Community members browsed a collection of more than 500 boxes of donated books from all genres this weekend at the Friends of Chapel Hill Public Library's "Big Book Sale" — its first since the COVID-19 pandemic began.
First held in 1971, the book sale has been a significant source of funding for the Friends of Chapel Hill Public Library, a nonprofit dedicated to supporting and raising money for CHPL.
Karen Curtin, president of the organization, said the Big Book Sale typically generates about $20,000.
These funds are important because CHPL can use them for a wide variety of things, Natalie Ammarell, the manager of Friends' online bookstore inventory, said.
"The most important thing is that the library gets support, financial support, that they can use more freely than their city budget," she said.
Curtin said the proceeds from the book sale will be used for many projects, including extra copies of popular books and additional parking spaces at CHPL.
Funds from past book sales have been used to pay for the Circulator, a truck that acts as a mobile library and travels to different locations in Chapel Hill, Ammarell said.
Marjory Moe, a chairperson of book sales for the Friends, said the organization would not be able to successfully host events like the Big Book Sale without its volunteers.
"The Friends exists because we have willing volunteers," Moe said. "We couldn't do everything we do without the number of volunteers who come in and help us set things up, help us volunteer at the sales themselves, help us take the sales down, work with the donations that come in."
All of the books available at the Friends' sales are donated by community members, Curtin said. She added that the organization receives over 100,000 books each year, which are then resold to raise money for the library.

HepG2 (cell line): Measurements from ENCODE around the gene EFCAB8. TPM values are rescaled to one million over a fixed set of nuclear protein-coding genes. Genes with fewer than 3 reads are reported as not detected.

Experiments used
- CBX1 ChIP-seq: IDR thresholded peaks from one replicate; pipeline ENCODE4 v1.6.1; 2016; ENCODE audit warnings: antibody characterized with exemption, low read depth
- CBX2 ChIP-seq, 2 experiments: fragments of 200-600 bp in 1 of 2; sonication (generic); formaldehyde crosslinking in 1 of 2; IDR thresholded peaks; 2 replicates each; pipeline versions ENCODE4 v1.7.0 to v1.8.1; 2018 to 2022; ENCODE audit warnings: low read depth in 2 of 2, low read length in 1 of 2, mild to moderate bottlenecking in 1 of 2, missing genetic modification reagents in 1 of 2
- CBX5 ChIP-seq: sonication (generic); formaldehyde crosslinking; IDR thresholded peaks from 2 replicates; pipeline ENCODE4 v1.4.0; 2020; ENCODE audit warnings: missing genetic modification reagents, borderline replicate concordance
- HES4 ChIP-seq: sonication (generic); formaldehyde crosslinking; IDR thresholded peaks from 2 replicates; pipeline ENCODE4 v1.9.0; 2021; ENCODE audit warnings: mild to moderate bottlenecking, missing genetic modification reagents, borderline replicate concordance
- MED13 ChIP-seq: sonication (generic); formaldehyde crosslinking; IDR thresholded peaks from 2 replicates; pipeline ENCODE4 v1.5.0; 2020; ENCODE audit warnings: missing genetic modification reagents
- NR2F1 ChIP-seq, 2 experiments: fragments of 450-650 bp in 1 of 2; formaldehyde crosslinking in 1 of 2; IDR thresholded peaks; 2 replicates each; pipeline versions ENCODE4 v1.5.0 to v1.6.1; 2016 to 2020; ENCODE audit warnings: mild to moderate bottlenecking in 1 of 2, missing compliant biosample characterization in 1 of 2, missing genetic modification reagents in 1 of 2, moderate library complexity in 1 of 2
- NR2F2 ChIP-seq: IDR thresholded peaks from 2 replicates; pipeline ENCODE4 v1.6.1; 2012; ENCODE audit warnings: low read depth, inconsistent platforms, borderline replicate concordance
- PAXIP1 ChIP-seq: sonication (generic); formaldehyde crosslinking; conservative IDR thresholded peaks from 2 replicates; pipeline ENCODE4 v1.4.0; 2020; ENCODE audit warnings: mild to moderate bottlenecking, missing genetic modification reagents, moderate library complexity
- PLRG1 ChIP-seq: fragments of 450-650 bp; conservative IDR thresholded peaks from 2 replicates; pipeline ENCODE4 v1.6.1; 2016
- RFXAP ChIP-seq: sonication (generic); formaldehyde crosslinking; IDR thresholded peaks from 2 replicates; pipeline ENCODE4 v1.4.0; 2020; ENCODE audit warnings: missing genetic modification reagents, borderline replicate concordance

Moe described this system as an example of a circular economy, because community members buy donated books and then bring them back when they no longer have a use for them.
In this process, the books are "recycled" to be bought at other book sales, she said.
“We have this wonderful collection, this wonderful knowledge that keeps circulating around in the community," Moe said. "There are several people here, especially that I know in the children’s room, and they buy these books, and I also see them come back in donations because their kids have grown out of that grade level and now they're moving on to something else.”
CHPL closed its physical building to the public on March 13, 2020, due to the pandemic. However, it continued to provide contactless services for community members.
During this time, the Friends saw a rise in book donations, Moe said.
“A lot of people gave us a lot of books during the pandemic,” she said. “People were cleaning out closets and bookshelves since they were at home all the time.”
Because they were receiving more books, Ammarell said, the Friends have become pickier about the types of books they received and sold. She said they only accept "nice, fresh books."
At the Big Book Sale on Saturday, customers were eager to browse the variety of books.
Orange County resident Jess Shaver attended the book sale with her two children and said she was very impressed by it.
“There are lots of kids' books that the kids loved looking through and choosing,” she said.
In addition to selling books, the Friends of Chapel Hill Public Library donates many of its books to other nonprofits in the area, such as the Durham-based Book Harvest, which aims to increase the accessibility of books for children.
“If there’s a way for us to get some of these donated books to other organizations we know benefit the greater public, we will do that,” Moe said. “The public library has a great deal of influence on the community.”
Community members can contribute efforts to support CHPL by making donations or becoming members of the Friends of Chapel Hill Public Library. More information can be found on its website.
CORRECTION: An earlier version of this article’s headline incorrectly stated that this was the first book sale the library has hosted since the pandemic began. The library has hosted other book sales, but this was the first time the annual “Big Book Sale” event occurred. The Daily Tar Heel apologizes for this error.
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